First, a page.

December 12, 2015
Dear US Securities & Exchange Commission,
I would like to provide some input on leveraged ETFs used by retail investors.
I am AGAINST the idea of banning 3x bull ETFs provided by Direxion ETFs.
I am a retail investor who has successfully owned leveraged ETFs that track underlying indexes in the technology, healthcare, financial services and semiconductor industries.
The list of ETFs that track their underlying indexes and those I have done very well in are in blue below.
TECL – Direxion Technology 3x Bull (tracking Technology Select Sector SPDR® Fund -- XLK)
CURE - Direxion Healthcare 3x Bull (tracking Health Care Select Sector SPDR® Fund – XLV)
FAS – Direxion Daily Financial Bull 3x (tracking Russell 1000 Financial Services Index)
SOXL – Direxion Daily Semiconductor Bull 3x (tracking the Philadelphia Semiconductor Index – SOX)
Take for example the TECL. It is easy for a retail investor to understand he/she is gaining exposure to 3x the daily performance of the XLK ETF which owns good blue-chip companies like Apple, Google, Microsoft, Verizon, Visa, Cisco, IBM, etc.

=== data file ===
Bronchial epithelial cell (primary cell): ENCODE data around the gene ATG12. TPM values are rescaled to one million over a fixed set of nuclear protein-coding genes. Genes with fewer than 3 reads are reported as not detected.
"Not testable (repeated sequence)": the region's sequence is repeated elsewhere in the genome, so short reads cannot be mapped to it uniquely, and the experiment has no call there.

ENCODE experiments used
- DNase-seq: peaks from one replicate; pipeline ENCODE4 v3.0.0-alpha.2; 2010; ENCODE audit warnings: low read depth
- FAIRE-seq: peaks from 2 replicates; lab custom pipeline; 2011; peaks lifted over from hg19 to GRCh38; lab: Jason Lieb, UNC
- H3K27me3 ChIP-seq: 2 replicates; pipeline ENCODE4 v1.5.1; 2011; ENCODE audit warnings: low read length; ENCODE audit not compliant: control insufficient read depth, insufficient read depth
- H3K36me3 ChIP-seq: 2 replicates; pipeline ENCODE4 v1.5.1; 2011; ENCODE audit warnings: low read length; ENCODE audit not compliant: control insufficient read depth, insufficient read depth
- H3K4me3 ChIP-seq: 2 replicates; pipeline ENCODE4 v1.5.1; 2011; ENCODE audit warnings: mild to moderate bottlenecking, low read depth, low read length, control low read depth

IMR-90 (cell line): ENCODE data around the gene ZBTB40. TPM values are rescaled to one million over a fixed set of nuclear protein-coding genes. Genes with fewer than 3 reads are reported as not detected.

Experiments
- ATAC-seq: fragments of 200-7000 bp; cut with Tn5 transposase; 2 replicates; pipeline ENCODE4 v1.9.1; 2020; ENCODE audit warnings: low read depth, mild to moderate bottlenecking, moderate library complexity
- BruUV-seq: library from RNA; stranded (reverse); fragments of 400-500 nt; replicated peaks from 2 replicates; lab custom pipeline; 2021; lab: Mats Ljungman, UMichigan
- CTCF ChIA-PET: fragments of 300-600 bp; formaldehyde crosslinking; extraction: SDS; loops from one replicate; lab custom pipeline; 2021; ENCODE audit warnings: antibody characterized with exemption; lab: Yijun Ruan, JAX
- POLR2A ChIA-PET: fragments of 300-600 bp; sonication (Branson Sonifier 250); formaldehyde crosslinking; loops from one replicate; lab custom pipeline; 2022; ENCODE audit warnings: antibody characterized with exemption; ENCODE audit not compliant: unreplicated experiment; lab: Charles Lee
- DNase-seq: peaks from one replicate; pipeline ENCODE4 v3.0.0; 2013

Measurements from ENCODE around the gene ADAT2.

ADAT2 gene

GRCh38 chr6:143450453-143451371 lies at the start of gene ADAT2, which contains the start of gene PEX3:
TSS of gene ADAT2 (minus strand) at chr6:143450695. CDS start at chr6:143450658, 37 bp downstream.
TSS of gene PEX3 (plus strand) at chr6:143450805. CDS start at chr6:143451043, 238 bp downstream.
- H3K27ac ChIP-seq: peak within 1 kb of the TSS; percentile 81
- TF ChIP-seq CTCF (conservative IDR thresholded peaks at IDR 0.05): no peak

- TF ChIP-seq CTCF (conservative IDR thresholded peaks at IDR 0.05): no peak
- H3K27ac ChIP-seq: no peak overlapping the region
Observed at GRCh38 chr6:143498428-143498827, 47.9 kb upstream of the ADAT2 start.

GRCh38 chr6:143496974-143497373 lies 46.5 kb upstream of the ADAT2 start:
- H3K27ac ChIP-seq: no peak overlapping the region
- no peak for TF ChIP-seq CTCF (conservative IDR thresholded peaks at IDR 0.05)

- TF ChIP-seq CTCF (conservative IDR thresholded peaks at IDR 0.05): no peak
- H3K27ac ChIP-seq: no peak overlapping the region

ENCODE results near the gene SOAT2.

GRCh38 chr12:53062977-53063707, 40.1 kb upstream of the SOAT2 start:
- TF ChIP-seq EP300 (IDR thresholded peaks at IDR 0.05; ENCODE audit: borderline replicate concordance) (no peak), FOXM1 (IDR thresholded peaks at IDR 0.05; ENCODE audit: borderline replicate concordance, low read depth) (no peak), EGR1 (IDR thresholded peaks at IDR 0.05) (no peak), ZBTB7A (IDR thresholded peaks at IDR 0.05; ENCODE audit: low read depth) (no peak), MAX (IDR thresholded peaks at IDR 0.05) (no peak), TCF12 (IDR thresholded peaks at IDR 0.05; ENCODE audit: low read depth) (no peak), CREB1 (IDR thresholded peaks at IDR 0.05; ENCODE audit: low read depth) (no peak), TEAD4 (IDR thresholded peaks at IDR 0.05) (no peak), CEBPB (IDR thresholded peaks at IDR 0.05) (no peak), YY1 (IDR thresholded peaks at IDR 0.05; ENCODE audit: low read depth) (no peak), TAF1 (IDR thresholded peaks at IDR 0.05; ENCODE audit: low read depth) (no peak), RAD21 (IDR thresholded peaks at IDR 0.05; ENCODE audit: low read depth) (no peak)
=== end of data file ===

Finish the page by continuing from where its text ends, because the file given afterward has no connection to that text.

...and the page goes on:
The CURE ETF provides 3 times exposure to good blue-chip healthcare companies e.g. Johnson & Johnson, Pfizer, Gilead Sciences, Allergan, Amgen, Merck, Bristol Myers, etc.
Just because I (retail investor) am doing well owning technology, healthcare and financial services 3x ETFs does NOT mean you will punish me by banning such EXCELLENT ETFs.
What retail investors need is education and disclosure when they attempt to buy such securities. The level of risk is high; and most investors should be informed that if they do NOT understand what they are buying, they should STAY AWAY!
You should NOT punish me for trying to enhance my returns using good ETFs that I understand and know how to invest in. Most ETFs offered by big players like Blackrock and iShares offer very paltry returns over a 5 to 10 year period; they are not enough for a retail investor to accumulate enough wealth to retire comfortably.
The SEC should ban leveraged ETFs in the junk bonds, commodity/natural gas and other “volatility ETFs” that are extremely hard to understand. However, leveraged ETFs that track solid underlying SPDR index such as the Technology, Healthcare, Financials, Semiconductor, Mid-Caps and Small caps should be allowed to trade freely on the markets.